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    Quote Originally Posted by benjiboy View Post
    I.M.O.some of the most creative work I have seen recently has been in commercial fashion and advertizing photographraphy that has no pretentions of being fine art .
    But some of that is considered art.

    There's too much rubbish written debating what art is, it's about creativity and a mastery of the medium (which is craft) that allows the artist to create excellent work in the chosen medium.

    Part of being an artist is being able to contextualize your work. It's also about conveying something from your soul. That's another thread

    Ian
    Last edited by Ian Grant; 10-21-2012 at 01:42 PM. Click to view previous post history. Reason: typo

  7. #127

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    Quote Originally Posted by benjiboy View Post
    You miss the point, I do "have respect for the intent of creative photographer", but as a skilled craftsman, not as a highfalutin, self styled "Artists".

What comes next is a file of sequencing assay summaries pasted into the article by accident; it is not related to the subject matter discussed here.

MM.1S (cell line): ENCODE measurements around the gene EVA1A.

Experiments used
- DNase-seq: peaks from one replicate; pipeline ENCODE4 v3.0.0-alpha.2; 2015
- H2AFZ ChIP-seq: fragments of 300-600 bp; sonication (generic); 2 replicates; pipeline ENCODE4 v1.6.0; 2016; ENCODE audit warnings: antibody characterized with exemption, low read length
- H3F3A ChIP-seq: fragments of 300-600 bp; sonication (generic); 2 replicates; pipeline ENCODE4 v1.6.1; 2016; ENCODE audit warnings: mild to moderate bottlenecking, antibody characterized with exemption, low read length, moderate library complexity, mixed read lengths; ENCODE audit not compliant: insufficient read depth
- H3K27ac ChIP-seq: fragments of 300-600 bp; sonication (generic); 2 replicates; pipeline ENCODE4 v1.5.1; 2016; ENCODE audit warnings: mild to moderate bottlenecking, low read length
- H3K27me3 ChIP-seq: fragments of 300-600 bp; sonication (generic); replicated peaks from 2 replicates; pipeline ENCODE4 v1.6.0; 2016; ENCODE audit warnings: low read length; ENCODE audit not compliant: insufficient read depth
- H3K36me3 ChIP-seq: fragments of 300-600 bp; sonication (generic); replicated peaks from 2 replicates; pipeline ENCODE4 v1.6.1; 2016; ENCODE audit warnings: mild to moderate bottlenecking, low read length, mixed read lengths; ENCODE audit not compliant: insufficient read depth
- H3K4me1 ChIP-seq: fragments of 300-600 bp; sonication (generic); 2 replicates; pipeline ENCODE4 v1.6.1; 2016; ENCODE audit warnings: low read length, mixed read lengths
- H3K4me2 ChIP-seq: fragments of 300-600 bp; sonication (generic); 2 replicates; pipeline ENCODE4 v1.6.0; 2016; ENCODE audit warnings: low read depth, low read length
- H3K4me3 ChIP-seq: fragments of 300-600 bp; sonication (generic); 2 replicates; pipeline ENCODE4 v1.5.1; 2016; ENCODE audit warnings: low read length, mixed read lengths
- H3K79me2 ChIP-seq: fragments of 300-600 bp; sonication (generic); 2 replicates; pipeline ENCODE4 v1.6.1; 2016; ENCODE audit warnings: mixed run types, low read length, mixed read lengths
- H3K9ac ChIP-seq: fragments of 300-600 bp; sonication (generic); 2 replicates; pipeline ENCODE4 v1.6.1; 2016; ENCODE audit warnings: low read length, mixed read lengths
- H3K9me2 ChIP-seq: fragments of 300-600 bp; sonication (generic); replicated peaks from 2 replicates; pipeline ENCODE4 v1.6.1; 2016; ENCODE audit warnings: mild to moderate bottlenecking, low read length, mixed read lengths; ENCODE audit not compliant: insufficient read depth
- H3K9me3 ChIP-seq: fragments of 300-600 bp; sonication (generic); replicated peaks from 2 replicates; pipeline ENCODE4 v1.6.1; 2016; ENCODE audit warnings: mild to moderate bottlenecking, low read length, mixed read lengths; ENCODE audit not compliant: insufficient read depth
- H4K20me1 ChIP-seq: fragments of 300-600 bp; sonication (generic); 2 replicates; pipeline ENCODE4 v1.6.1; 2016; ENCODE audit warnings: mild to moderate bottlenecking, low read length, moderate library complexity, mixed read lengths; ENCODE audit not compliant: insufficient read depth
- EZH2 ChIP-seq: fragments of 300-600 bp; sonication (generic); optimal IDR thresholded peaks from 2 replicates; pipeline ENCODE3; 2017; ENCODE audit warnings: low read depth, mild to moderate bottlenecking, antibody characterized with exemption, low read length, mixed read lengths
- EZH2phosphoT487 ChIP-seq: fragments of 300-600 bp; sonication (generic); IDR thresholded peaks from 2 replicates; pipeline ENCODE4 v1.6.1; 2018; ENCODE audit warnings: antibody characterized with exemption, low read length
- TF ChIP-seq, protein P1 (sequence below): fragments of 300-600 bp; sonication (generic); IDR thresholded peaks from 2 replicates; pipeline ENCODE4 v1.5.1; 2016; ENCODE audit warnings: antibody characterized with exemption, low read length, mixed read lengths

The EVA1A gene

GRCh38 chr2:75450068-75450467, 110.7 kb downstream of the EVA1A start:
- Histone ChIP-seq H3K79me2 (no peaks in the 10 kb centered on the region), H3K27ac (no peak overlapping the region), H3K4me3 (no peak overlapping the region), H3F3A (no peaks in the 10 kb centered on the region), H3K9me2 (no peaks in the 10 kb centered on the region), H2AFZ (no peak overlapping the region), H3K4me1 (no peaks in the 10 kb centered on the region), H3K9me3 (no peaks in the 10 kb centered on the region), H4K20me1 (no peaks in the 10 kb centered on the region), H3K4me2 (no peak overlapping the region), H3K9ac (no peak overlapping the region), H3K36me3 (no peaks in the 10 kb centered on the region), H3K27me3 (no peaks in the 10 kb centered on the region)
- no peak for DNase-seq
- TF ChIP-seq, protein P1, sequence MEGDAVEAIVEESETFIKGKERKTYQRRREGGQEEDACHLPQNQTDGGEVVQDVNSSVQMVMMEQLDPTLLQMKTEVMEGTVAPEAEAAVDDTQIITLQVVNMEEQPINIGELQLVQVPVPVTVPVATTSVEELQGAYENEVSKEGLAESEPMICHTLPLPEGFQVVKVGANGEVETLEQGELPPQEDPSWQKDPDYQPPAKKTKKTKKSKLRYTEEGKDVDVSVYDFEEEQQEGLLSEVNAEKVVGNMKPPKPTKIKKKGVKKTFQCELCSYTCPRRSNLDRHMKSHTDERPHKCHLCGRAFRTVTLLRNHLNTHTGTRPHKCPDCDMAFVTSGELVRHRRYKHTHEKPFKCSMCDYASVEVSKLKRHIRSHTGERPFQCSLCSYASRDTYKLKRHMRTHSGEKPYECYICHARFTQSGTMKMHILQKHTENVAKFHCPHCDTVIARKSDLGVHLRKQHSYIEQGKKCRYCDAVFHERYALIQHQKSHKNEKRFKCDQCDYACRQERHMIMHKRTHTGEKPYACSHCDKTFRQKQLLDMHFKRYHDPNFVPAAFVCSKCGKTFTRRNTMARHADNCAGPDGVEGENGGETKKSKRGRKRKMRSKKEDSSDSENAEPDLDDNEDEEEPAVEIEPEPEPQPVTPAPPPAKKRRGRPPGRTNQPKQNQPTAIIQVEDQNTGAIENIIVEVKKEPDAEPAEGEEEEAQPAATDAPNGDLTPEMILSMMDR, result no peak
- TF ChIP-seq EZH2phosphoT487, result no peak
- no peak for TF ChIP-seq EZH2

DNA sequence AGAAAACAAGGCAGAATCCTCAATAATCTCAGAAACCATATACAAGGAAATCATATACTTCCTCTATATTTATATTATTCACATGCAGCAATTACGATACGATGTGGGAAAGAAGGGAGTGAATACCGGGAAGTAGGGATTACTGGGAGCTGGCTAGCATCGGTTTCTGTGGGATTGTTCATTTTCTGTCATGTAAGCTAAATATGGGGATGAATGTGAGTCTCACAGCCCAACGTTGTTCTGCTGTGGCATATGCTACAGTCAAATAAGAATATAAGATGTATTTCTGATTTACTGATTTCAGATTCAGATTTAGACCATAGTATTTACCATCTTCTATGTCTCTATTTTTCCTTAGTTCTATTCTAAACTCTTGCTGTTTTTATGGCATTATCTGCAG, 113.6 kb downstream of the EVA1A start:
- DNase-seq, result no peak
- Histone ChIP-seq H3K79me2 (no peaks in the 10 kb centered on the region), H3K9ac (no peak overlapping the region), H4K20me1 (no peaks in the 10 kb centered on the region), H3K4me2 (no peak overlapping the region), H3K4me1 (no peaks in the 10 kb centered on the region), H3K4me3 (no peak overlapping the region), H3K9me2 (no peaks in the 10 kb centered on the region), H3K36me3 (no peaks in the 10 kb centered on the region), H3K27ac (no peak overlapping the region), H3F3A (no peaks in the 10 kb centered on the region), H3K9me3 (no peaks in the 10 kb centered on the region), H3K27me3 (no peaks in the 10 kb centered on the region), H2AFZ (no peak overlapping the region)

I.M.O.some of the most creative work I have seen recently has been in commercial fashion and advertizing photographraphy that has no pretentions of being fine art .
    Self-styled? Do you prefer accidental artists?

    You're forgetting the most important part of (good) photography; seeing strong images. Craft doesn't count for ANYTHING, not now, not ever, if the image is shite.
    Cartier-Bresson wasn't a craftsman, so by your reasoning, was he not a photographer?

    Help!
    Last edited by batwister; 10-21-2012 at 01:51 PM. Click to view previous post history.

  8. #128
    cliveh's Avatar
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    Quote Originally Posted by batwister View Post
    Self-styled? Do you prefer accidental artists?

    You're forgetting the most important part of (good) photography; seeing strong images. Craft doesn't count for ANYTHING, not now, not ever, if the image is shite.
    Cartier-Bresson wasn't a craftsman, so by your reasoning, was he not a photographer?

    Help!
    Or an artist?

    “The contemplation of things as they are, without error or confusion, without substitution or imposture, is in itself a nobler thing than a whole harvest of invention”